Here are my sketches from one afternoon’s flood.paraty_wet-street4
paraty_wet-street3And here are some photographs of the tide coming in through openings in the seawalls and of sketchers at work, capturing the phenomenon. We’ sketchers are a dedicated bunch, aren’t we?


This sketch was made as the water retreated, leaving little puddles for this boy to play in with his make-believe fishing rod.paraty_wet-street2My other tryst with the sea was on a boat excursion to the little islands that dot Paraty Bay. It was so relaxing to fill in a page with notes and tiny sketches while we cruised: no large image to capture before it was gone, and a page full of little notes and memories I would have lost if I hadn’t sketched… I really need to do more of these pages.

More sketches from the boat and from an island we docked at for lunch.paraty_islandday2


paraty_islandday4Still more from Paraty coming up soon. And all my sketches form Brazil, as I upload them, here on flickr.

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The streets of Paraty, Rio de Janeiro, Brazil

The streets in the historic part of Paraty are narrow, roughly cobbled and lined with whitewashed houses on both sides. The uniform white of these houses is broken by their colorful doors and windows and terracotta roofs.
I sketched them over and over. Here are a few from my collection:

Pousada do Cais, where I stayed for my first couple of days in Paraty.

Just for the record, not ALL the buildings in Paraty had blue doors and windows with a yellow trim- for some strange reason, all the ones I sketched seem to have just that one color combination- like the one below.


And this one with local artisans selling colorful woven baskets and bows and arrows.

This next sketch has my only record of the dogs of Paraty. How could I not have captured more of them when they were everywhere? Our pousada had a collection of black dogs who slept right at the doorstep and were invisible in the dark. I think I stepped on one atleast a couple of times.paraty_street2Did I mention that I rarely sketched alone? One of the most amazing things about being at an Urban Sketchers Symposium is that you step out into the street and find it littered with sketchers all sitting around and drawing. Here are some I caught ‘in action’.

Paraty by night. Whitewashed buildings and inky skies. Sketched with friends and a caipirinha. Which might explain the crazy Paynes grey sky.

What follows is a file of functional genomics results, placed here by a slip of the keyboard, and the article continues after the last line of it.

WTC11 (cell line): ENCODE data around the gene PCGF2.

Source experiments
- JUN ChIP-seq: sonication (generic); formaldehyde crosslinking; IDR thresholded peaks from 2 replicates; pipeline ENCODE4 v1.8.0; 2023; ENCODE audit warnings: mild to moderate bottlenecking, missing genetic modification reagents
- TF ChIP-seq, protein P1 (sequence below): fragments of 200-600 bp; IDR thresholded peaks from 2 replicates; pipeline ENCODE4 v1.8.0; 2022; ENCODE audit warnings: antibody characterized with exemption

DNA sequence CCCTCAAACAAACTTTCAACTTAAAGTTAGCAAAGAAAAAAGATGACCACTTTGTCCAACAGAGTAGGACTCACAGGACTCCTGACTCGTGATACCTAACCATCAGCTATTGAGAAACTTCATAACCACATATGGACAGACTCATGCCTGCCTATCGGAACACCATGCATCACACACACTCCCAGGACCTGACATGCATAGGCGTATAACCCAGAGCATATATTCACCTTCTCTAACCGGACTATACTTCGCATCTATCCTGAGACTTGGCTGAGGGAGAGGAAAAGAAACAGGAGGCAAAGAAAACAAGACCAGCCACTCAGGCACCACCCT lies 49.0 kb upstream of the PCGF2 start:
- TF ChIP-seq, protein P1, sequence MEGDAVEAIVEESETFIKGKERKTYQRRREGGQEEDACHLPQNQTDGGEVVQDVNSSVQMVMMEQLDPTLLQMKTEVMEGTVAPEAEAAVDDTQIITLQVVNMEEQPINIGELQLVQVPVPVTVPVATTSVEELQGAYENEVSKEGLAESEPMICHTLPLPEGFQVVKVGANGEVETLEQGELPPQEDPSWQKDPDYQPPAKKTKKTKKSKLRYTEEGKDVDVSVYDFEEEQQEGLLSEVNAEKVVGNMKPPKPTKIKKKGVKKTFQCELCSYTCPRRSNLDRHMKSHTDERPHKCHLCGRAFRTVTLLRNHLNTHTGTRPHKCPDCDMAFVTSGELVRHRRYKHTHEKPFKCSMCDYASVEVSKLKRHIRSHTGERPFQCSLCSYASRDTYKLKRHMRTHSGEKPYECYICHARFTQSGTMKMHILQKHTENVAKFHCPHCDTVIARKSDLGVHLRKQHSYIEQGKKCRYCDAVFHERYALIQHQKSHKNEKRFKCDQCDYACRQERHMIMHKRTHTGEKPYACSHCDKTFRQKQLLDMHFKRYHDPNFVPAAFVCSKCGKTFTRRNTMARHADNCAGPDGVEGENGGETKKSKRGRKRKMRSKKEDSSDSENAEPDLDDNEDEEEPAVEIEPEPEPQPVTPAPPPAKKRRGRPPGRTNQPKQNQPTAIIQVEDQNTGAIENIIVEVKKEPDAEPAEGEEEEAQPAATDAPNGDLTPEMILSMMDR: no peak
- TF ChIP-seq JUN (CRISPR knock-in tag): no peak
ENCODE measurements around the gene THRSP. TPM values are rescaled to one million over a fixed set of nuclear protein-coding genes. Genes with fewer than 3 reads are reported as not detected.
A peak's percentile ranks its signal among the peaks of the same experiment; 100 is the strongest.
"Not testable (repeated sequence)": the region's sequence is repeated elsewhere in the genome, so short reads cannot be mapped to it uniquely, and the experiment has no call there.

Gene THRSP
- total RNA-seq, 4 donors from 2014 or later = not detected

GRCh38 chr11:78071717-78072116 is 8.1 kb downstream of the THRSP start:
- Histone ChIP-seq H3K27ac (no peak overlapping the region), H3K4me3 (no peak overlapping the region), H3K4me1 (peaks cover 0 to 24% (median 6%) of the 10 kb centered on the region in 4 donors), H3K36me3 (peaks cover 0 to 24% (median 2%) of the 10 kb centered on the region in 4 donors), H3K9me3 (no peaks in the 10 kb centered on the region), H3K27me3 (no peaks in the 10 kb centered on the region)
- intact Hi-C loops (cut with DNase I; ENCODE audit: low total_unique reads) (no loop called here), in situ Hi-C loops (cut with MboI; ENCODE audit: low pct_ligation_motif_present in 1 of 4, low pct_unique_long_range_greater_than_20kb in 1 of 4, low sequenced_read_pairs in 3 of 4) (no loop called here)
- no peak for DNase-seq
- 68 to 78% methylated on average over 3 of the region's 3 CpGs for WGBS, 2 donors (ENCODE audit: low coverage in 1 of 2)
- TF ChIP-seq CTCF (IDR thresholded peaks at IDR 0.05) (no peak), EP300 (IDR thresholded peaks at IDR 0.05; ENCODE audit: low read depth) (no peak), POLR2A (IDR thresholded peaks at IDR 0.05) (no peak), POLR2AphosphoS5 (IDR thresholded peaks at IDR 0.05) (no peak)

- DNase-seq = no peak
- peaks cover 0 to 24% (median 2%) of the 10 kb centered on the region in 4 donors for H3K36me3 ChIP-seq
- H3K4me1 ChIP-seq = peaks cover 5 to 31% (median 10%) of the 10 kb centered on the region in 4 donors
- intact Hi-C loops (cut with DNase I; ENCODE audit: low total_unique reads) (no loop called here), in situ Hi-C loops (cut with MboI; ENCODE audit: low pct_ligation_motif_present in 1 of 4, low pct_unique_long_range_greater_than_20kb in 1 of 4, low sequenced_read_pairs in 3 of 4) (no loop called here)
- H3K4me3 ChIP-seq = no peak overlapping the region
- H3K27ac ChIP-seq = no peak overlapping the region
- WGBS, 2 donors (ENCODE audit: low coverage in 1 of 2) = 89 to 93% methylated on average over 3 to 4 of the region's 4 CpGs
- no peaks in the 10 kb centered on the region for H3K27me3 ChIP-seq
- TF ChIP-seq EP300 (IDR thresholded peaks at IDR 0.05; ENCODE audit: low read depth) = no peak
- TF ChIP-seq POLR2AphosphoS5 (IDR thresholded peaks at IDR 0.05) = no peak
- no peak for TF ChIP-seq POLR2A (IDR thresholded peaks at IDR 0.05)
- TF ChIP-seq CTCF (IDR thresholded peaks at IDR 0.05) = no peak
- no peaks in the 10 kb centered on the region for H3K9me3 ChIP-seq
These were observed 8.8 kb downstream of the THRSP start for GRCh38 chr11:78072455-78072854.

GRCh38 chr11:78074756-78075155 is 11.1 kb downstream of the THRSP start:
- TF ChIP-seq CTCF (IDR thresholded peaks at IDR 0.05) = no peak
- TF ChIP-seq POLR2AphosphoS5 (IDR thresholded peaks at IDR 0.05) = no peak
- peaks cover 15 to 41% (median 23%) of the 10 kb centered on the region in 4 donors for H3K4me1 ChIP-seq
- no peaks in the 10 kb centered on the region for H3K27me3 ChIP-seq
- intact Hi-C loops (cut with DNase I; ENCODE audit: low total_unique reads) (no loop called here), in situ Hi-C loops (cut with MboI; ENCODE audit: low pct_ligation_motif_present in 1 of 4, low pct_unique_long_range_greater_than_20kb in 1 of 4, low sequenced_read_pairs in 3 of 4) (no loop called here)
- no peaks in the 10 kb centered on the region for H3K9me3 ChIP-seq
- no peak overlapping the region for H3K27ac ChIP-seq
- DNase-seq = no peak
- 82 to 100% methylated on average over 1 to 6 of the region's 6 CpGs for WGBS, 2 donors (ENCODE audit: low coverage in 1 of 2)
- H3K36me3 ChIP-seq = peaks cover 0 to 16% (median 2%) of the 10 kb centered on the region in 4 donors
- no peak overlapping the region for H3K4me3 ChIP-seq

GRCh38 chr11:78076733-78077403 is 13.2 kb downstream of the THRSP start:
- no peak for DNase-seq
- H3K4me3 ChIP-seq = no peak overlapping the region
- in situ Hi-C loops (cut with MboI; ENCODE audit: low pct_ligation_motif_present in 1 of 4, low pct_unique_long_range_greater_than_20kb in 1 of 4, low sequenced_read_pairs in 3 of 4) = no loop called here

More on Paraty coming soon. Meanwhile, all my Brazil sketches, as I upload them, here on flickr.

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Boats of Paraty, Rio de Janeiro, Brazil.

Historic Paraty is a town of whitewashed homes and churches. Only the bright doors and windows and the terracotta roofs add spots of color. But the boats of Paraty are a different story. They are unabashedly colorful with equally colorful names.

Painting those boats made me wish I had pepto bismol pink and bright baby blue in my palette. No amount of undiluted pigment could capture those colors. That doesn’t mean I didn’t try…



And a quieter one below, perhaps because I didn’t get around to finishing it?

One last one, this one with a row of really bright homes to batch the boats.

More from Paraty, Brazil coming soon.

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Sketching on Sugarloaf Mountain, Rio de Janeiro, Brazil

I’m back from an incredible 10 days in Brazil at the Urban Sketchers Symposium. And I’m back with a head full of ideas and inspiration, and long lists of things to work on and learn. But instead of recording my trip from start to finish, I’m going to start with one of my last days in Brazil, a day spent in Rio, sketching with fellow Urban Sketchers on Sugarloaf Mountain (Pão de Açúcar).

When I travel and sketch with my family, I’m stealing sketch time between the things we have planned for the day, which means I do a quick sketch and move on to the next location. This was quite different: 8 sketchers, on top of Sugarloaf Mountain, with nowhere else to go for the day. Here are my 6 sketches from my day up on the mountain.